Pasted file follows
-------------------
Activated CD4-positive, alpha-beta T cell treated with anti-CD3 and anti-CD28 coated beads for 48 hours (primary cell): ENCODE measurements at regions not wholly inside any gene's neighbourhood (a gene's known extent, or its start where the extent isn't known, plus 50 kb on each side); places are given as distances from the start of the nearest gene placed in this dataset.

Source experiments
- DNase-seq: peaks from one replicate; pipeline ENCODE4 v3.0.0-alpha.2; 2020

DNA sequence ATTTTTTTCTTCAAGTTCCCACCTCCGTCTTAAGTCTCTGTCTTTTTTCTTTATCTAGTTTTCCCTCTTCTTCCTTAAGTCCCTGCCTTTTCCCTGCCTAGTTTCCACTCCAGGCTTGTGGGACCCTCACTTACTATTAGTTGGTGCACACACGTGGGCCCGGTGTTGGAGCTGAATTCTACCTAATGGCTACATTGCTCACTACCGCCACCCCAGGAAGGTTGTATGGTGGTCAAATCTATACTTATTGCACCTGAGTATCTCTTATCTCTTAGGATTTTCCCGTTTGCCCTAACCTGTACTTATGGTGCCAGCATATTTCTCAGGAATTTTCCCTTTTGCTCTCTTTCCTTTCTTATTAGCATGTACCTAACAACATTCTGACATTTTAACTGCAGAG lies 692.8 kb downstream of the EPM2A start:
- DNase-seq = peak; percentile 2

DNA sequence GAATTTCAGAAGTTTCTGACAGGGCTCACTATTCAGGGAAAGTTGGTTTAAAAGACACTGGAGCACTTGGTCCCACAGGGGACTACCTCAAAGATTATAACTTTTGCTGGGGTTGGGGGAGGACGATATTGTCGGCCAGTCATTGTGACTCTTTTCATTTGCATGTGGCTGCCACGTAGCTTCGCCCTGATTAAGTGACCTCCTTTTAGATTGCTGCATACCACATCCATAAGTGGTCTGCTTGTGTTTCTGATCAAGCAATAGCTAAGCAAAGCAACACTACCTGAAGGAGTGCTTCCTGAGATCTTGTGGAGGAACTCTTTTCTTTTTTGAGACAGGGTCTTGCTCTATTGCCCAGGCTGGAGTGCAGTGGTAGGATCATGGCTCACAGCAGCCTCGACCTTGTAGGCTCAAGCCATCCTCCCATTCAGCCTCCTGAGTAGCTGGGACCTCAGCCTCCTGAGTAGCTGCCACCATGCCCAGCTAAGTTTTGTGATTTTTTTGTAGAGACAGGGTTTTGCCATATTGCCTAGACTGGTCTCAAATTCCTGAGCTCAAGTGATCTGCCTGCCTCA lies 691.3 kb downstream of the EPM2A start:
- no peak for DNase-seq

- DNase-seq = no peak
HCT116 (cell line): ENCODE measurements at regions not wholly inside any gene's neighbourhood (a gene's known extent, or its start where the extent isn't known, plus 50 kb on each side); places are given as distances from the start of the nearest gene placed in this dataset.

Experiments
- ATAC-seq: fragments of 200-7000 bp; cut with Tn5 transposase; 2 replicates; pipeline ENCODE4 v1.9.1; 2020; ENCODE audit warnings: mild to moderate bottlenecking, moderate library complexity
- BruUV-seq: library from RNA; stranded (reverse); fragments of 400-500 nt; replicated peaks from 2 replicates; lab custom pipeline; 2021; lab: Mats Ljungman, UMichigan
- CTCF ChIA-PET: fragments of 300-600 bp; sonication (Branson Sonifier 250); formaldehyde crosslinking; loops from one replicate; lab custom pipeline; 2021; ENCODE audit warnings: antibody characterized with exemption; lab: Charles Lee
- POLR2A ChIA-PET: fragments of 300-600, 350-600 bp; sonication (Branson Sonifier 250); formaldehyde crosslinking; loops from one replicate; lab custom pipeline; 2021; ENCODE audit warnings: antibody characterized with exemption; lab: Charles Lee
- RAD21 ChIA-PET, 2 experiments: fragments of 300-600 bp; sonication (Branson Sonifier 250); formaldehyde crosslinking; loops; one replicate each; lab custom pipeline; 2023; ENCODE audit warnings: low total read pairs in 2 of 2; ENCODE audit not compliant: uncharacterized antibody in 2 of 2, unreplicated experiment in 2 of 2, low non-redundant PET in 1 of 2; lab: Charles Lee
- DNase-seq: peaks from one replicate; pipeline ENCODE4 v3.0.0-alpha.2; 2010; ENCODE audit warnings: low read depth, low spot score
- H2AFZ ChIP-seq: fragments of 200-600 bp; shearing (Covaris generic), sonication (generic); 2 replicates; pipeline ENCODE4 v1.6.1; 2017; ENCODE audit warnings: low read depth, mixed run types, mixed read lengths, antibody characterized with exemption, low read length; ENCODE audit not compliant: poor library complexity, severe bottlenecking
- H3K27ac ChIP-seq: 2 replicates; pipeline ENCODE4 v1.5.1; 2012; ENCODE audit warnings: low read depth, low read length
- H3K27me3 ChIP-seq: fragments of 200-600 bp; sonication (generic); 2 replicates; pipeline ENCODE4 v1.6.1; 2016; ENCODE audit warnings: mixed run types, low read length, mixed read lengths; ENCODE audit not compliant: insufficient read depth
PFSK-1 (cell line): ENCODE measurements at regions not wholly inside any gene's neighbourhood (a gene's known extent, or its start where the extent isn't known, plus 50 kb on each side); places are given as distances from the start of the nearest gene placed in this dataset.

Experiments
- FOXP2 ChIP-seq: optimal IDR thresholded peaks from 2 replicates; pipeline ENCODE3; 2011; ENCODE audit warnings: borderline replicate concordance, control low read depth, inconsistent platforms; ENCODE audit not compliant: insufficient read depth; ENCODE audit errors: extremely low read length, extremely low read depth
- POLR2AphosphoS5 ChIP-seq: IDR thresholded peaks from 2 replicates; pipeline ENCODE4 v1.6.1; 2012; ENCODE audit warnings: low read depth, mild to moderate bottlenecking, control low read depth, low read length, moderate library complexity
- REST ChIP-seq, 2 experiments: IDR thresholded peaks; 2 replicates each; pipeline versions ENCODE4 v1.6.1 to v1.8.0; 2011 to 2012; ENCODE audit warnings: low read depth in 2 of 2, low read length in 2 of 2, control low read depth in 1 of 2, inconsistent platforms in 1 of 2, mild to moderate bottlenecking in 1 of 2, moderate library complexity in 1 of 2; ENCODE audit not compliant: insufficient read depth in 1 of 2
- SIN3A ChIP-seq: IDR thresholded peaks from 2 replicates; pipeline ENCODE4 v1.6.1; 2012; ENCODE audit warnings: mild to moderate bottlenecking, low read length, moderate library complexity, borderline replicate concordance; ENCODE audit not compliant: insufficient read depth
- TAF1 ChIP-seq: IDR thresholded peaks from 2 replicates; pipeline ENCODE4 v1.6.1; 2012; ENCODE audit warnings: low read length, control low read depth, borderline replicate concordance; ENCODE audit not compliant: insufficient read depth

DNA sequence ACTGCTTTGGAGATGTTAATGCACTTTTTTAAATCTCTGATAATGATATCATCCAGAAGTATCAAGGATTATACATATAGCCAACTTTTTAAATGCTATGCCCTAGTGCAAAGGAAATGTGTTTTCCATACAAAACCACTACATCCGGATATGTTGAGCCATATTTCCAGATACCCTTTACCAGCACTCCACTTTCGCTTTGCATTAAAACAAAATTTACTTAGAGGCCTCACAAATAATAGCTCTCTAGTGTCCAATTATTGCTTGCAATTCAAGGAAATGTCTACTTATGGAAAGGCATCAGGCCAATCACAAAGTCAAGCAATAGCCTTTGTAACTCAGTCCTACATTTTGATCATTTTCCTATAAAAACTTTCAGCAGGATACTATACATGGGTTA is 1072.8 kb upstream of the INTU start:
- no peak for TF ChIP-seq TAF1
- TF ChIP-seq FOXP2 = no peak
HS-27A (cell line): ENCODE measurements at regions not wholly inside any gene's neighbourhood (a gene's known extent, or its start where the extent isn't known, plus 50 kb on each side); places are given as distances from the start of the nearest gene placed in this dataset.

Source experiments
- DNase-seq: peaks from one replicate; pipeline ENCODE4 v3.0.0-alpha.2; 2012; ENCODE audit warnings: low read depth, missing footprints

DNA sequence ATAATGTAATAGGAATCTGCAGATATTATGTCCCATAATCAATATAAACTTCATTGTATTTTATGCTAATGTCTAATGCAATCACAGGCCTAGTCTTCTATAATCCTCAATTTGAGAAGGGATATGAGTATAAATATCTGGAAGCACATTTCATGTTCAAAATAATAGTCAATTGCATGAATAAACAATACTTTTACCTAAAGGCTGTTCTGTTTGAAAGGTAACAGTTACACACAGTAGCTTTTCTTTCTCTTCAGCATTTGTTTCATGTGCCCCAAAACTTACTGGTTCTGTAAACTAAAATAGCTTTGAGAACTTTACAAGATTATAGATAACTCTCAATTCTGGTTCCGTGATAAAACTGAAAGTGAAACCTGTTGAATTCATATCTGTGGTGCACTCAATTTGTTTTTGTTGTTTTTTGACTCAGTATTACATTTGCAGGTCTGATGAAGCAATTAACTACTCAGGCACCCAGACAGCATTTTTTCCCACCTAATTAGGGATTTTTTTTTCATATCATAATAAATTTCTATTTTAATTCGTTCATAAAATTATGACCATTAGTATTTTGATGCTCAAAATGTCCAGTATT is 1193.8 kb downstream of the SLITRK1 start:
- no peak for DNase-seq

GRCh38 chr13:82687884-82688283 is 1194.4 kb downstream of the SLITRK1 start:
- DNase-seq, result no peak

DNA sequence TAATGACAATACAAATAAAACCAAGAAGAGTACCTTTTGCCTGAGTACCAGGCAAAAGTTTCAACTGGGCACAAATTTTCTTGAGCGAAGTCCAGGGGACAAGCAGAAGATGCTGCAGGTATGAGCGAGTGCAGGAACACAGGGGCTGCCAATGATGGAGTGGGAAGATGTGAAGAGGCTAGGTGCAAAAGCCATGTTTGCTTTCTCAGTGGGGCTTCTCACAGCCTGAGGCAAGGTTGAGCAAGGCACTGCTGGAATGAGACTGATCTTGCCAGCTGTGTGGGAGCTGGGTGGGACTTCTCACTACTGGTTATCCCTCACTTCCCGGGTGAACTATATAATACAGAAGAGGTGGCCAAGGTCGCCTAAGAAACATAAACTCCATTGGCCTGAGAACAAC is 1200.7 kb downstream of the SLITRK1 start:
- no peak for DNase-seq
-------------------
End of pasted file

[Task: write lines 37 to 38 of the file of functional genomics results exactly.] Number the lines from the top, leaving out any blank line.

DNA sequence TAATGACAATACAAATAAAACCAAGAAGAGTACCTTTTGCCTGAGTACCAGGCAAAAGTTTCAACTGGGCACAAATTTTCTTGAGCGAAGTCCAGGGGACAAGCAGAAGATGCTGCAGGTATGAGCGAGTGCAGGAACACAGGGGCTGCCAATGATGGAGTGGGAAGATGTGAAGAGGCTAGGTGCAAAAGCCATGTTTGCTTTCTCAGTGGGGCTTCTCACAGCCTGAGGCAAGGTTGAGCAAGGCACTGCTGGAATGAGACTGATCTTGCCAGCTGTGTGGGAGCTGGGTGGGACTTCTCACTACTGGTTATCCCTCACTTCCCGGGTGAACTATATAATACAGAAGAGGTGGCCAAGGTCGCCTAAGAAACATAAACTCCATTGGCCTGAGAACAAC is 1200.7 kb downstream of the SLITRK1 start:
- no peak for DNase-seq